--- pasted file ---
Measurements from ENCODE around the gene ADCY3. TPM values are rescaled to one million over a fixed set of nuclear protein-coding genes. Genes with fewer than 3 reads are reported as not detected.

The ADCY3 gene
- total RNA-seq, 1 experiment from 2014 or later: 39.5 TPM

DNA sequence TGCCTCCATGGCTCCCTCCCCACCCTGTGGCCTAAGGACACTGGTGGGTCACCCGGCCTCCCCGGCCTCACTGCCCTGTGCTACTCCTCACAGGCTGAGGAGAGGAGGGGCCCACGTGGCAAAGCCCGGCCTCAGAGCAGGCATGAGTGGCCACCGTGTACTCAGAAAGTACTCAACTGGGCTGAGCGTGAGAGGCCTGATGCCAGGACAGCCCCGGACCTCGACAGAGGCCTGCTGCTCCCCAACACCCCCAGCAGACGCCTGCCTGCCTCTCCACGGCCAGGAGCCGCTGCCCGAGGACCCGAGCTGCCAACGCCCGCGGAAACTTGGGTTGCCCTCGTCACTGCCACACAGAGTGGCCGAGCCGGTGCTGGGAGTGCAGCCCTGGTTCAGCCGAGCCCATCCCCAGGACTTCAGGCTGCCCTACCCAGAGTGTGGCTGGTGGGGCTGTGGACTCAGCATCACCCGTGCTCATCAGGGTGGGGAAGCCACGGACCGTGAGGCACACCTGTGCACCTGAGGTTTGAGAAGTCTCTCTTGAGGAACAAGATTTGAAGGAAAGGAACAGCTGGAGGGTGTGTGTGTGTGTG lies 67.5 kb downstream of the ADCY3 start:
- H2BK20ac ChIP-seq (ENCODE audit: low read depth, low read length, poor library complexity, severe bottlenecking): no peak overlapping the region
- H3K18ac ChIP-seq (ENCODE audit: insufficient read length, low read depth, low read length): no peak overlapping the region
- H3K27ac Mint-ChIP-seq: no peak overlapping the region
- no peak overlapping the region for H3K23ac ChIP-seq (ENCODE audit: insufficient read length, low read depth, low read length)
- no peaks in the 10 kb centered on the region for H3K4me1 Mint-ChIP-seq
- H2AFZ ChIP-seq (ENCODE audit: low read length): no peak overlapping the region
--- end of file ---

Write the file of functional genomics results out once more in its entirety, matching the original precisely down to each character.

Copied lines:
Measurements from ENCODE around the gene ADCY3. TPM values are rescaled to one million over a fixed set of nuclear protein-coding genes. Genes with fewer than 3 reads are reported as not detected.

The ADCY3 gene
- total RNA-seq, 1 experiment from 2014 or later: 39.5 TPM

DNA sequence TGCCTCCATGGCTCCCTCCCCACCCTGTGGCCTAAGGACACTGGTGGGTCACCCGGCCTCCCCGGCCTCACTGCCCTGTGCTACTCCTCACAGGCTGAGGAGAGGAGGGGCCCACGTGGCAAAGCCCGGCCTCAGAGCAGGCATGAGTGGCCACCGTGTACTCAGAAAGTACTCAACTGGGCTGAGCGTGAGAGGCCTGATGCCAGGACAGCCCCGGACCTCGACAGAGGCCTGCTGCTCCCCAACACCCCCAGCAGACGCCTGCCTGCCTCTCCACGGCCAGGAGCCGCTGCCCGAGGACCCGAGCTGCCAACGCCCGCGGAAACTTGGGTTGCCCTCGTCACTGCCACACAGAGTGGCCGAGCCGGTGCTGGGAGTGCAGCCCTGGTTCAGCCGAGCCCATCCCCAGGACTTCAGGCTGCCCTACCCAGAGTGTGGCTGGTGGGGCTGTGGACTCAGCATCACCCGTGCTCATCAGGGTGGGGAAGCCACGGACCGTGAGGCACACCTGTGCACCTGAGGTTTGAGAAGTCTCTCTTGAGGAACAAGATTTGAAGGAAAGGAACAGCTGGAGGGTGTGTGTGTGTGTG lies 67.5 kb downstream of the ADCY3 start:
- H2BK20ac ChIP-seq (ENCODE audit: low read depth, low read length, poor library complexity, severe bottlenecking): no peak overlapping the region
- H3K18ac ChIP-seq (ENCODE audit: insufficient read length, low read depth, low read length): no peak overlapping the region
- H3K27ac Mint-ChIP-seq: no peak overlapping the region
- no peak overlapping the region for H3K23ac ChIP-seq (ENCODE audit: insufficient read length, low read depth, low read length)
- no peaks in the 10 kb centered on the region for H3K4me1 Mint-ChIP-seq
- H2AFZ ChIP-seq (ENCODE audit: low read length): no peak overlapping the region